Winnipeg's Jazz Magazine


November/December 2011: Randy Brecker

Chick Corea: Return to Forever and Light as a Feather

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If you ever want a quick understanding of what jazz-rock sounds like, then the music of Return to Forever is a good place to start. It was, in its early years, a hugely innovative and influential jazz fusion group.

Return to Forever was the brainchild of Chick Corea, who has built his reputation on never being pigeonholed. Corea had been a part of Miles Davis’s jazz rock exploration in the late 1960s, appearing on Davis’s seminal albums Bitches Brew and In a Silent Way. Fusion or jazz rock was seen at the time as an opportunity for innovative jazz musicians to explore the use of many of the electric instruments used by rock groups, such as Genesis and Emerson, Lake and Palmer, and in the process appeal to a larger audience. Corea understood the music but brought to it the considerable jazz knowledge he had acquired playing with a wide range of musicians, including Stan Getz, Mongo Santamaria, Blue Mitchell, and Sarah Vaughan.

There were three versions of Return to Forever who made eight albums that were recorded for three labels. The first version of the band (1972-73) included Corea on electric piano, veteran jazz musician Joe Farrell on sax and flutes, Stanley Clarke on bass, Brazilian percussionist Airto Moreira on drums and percussion, and his wife, Flora Purim, on vocals.

Their second release, Light as a Feather [Universal #9266], was recorded for Polydor in October 1972 in London, England, while the group was appearing at Ronnie Scott’s Jazz Club. The album is an explosion of melodies, rhythmic sparkles, and sounds. One of the drawbacks of the fusion movement in jazz was that a good deal of the music was a monotonous groove. On Light as a Feather, melody is king.

“You’re Everything” has a calm, catchy opening, featuring Corea playing solo on the Fender Rhodes electric piano, then it goes into double time with percussion, bass, and flute joining in. Purim’s Brazilian accent brings an icy detachment to the music that is sexy and enticing. The title song, “Light as a Feather,” is a tour de force that highlights Purim, Corea, and Farrell. Farrell’s performance on flute is assured and confident and raises the question why he never became better known. “Captain Marvel,” which Corea wrote for Stan Getz, has a strong samba melody and once again features a breath-busting performance on flute by Farrell.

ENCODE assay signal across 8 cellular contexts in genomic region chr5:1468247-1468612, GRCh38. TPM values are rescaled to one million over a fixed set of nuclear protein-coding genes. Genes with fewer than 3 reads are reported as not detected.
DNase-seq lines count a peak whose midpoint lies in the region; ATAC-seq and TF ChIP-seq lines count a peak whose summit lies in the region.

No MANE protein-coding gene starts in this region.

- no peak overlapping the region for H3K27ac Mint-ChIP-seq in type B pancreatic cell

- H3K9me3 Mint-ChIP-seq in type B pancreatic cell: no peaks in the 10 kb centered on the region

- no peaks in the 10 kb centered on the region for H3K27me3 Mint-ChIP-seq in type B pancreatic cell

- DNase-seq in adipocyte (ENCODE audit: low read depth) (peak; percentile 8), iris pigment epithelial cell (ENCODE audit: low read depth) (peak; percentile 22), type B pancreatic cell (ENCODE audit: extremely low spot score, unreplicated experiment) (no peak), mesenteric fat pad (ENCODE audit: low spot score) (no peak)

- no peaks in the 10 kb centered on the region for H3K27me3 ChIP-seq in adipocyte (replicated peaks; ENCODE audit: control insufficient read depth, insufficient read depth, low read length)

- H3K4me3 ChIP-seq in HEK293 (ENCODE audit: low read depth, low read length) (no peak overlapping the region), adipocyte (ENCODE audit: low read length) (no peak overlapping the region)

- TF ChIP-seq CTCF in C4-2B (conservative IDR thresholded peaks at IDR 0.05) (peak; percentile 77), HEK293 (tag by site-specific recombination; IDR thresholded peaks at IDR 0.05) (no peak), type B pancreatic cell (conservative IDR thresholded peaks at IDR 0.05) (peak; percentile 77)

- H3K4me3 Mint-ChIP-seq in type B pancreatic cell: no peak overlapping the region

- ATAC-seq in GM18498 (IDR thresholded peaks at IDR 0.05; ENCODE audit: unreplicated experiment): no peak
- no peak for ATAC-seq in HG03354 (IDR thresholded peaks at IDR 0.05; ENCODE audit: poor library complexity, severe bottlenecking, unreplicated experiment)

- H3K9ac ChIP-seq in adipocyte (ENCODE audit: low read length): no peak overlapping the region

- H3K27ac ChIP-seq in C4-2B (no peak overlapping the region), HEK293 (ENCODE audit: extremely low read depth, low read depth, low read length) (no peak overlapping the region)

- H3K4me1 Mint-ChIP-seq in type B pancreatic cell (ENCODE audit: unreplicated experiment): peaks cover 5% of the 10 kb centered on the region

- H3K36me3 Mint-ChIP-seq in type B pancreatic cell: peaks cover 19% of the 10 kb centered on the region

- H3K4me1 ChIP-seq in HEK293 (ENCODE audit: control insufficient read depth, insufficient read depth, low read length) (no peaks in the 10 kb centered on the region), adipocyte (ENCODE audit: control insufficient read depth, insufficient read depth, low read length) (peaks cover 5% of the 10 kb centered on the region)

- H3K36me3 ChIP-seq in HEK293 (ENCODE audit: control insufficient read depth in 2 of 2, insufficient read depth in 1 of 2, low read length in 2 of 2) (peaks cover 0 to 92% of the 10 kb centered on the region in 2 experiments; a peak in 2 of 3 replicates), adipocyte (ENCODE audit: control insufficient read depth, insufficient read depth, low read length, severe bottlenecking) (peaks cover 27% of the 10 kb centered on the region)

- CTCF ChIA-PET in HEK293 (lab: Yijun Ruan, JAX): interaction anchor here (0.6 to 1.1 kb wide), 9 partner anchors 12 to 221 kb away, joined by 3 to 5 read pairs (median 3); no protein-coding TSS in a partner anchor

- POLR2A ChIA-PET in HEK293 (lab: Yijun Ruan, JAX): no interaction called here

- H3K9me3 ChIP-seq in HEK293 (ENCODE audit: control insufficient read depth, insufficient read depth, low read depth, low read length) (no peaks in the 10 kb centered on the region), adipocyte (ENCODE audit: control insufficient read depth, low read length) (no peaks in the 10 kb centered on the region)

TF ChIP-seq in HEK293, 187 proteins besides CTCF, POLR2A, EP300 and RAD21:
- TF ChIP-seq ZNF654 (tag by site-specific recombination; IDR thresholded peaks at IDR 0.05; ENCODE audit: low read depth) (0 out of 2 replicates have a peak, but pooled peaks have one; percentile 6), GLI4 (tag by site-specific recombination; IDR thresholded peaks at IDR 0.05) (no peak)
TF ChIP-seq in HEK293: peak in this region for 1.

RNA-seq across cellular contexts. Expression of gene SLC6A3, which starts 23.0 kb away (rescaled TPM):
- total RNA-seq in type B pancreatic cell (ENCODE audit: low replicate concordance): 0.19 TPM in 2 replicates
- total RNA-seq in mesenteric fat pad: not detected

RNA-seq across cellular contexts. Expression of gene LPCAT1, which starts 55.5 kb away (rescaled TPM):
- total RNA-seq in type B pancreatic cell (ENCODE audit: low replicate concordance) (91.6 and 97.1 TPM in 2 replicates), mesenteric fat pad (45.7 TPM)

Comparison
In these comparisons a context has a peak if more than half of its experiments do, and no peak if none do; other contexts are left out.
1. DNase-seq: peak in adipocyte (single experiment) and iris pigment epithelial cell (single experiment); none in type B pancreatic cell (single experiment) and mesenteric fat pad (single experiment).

The album’s greatest moment occurs on the closing track, “Spain.” Of the many songs Corea has composed, this is his best known and has become a regular part of the jazz repertoire. It is a majestic, melodic nine-minute rhapsody.

Light as a Feather has liquid electricity running throughout. A good portion of this energy originates with Corea, whose performance is stunning and provides insight into why he is one of the most celebrated pianists of his generation. He is an in-the-moment improviser whose compositions have a melodic grace and power. His playing shows he has the virtuosity to take his considerable talent in any direction he wants.


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